The site is in the village of Culcheth and is inset from the surrounding Greenbelt. It is bounded by residential roads to the east and west and existing housing and gardens to north and south. The vast majority of the surrounding buildings are one or two storey detached family dwelling and of relatively low density, the majority being constructed in the 1960’s.
Protected trees line the eastern boundary and a belt of trees runs north/south across the centre of the site. The eastern half of the site is open having been historically cultivated. A ruined tithe barn, thought to have been constructed in 1676, associated with Culcheth Hall, stood on the site until recently. Historic routes passed through the site, tracking along the south side of the northern boundary, linking routes to the east and west via the tithe barn.
A framework for development of the site for residential use has been established and informed by historic usage, movement and access patterns. The framework has then been refined to recognise the more contemporary suburban surrounding development to a point where it has unfolded into three areas, supporting the creation of nine new detached family homes of varying size and type: To the west, fronting onto Culcheth Hall Drive, two new two storey properties are proposed. These houses have been positioned to respect the existing surrounding grain of the suburban development in terms of scale, spacing and position whilst reinforcing the existing rhythm of development along the road.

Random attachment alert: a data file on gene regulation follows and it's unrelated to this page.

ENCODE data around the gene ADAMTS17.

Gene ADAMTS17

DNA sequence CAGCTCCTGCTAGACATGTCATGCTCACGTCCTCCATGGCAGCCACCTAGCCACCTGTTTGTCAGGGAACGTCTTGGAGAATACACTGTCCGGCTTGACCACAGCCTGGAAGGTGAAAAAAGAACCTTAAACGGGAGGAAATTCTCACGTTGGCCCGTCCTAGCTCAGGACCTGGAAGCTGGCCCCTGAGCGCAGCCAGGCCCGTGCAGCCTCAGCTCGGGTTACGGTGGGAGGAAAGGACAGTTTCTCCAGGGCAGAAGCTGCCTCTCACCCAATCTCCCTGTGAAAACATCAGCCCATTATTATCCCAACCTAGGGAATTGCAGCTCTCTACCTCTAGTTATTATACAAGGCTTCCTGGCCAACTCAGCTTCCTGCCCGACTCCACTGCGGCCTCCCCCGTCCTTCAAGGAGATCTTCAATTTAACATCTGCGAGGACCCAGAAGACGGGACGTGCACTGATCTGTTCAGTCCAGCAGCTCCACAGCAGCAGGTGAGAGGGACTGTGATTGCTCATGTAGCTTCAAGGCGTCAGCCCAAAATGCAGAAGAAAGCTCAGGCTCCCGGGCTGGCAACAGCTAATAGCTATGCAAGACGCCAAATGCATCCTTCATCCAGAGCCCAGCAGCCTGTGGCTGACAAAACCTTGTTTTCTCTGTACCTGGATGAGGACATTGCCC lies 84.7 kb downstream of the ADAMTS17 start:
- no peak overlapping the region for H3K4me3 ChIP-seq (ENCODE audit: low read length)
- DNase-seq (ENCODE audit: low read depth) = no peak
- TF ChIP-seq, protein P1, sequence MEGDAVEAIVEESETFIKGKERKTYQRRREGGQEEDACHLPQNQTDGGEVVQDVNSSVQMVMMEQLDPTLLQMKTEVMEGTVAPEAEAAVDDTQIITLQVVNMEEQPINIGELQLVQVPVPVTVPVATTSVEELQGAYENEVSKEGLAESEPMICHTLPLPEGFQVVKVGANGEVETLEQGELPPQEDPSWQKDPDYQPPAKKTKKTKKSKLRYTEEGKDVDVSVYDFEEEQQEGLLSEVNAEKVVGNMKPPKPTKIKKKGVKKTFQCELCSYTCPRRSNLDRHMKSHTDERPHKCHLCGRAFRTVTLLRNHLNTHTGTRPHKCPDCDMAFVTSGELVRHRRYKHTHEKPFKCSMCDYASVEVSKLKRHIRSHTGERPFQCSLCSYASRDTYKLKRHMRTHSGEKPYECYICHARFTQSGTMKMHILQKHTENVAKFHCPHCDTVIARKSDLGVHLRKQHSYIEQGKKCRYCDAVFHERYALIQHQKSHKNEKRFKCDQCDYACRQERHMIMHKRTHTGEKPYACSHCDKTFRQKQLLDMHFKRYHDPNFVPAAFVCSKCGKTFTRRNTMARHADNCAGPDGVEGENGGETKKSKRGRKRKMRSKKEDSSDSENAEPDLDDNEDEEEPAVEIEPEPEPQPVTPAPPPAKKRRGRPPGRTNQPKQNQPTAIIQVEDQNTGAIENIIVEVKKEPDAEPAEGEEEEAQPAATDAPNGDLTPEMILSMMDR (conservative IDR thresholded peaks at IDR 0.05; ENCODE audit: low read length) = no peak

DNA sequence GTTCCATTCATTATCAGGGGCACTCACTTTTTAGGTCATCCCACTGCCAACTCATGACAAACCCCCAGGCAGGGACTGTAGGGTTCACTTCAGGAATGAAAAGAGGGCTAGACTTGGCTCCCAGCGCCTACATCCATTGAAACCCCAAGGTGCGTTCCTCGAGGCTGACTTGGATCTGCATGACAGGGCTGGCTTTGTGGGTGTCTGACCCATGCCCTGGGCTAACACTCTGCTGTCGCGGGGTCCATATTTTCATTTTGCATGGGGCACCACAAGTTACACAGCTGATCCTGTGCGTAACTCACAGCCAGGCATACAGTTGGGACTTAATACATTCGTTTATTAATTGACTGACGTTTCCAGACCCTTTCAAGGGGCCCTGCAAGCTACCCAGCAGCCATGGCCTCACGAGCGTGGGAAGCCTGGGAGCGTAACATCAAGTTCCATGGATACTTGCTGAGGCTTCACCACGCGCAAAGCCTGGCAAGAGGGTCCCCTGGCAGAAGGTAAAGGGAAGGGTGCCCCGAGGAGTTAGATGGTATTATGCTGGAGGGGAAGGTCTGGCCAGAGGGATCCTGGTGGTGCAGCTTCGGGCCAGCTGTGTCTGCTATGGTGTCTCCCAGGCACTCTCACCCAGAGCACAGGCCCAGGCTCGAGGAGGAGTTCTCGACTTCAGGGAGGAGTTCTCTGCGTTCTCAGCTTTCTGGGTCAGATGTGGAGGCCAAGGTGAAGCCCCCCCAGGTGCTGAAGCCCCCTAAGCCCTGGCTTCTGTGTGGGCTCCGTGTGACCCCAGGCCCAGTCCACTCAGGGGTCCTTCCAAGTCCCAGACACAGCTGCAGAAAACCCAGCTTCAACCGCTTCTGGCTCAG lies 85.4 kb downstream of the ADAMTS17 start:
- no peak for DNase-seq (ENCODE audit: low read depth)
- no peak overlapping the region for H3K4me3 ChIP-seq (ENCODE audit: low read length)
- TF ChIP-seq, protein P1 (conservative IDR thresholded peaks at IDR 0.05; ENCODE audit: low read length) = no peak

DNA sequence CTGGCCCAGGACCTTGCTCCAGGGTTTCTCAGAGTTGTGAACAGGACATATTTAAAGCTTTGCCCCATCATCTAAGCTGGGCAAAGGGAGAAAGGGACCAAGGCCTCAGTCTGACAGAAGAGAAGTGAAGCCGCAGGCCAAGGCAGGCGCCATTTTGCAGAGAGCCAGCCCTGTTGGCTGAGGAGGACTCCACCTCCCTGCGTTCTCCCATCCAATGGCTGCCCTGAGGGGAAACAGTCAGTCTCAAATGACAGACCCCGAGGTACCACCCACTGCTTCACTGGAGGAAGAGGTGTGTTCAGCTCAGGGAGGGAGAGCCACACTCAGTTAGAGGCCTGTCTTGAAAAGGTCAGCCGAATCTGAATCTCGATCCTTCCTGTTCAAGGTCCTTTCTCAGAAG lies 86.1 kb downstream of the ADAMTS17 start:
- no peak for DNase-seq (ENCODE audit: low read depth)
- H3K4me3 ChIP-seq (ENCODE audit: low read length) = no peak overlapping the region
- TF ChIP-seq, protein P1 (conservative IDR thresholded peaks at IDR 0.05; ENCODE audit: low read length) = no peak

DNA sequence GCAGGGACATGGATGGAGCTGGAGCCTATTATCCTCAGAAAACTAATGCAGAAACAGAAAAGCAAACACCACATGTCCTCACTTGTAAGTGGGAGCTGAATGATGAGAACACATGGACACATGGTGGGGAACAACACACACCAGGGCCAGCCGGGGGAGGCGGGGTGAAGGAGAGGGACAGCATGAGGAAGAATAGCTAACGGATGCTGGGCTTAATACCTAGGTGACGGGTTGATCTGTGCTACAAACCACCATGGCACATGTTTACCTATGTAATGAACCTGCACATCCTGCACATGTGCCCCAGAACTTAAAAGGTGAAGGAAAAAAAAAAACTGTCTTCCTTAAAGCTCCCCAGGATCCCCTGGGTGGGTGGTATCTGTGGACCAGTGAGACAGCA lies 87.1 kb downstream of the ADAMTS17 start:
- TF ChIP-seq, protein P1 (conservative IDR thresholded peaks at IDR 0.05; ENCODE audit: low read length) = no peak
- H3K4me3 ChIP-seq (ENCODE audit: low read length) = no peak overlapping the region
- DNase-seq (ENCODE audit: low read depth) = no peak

The central area, containing the majority of protected trees, is where the original tithe barn once stood. A single new property is intended to occupy this area. Situated around the previous footprint of the old tithe barn this dwelling creates its very own identity. It creates a negative of the footprint of the old tithe barn apart from at its northern end where a two storey gable displays the approximate position and scale of the old tithe barn. Its identity is screened from the zones to the east and west by a new tall brick garden wall that fully encloses its garden, conceals its predominantly single storey accommodation and in
addition creates its own inward looking courtyard.
To the east of the site, the character of the site changes and opens up to the farmland beyond. Here, it is proposed that a courtyard is included, defined by a collection of six new dwellings arranged around its perimeter. This type of layout responds to the edge condition and is synonymous with the periphery of villages and the transition to the open territory beyond.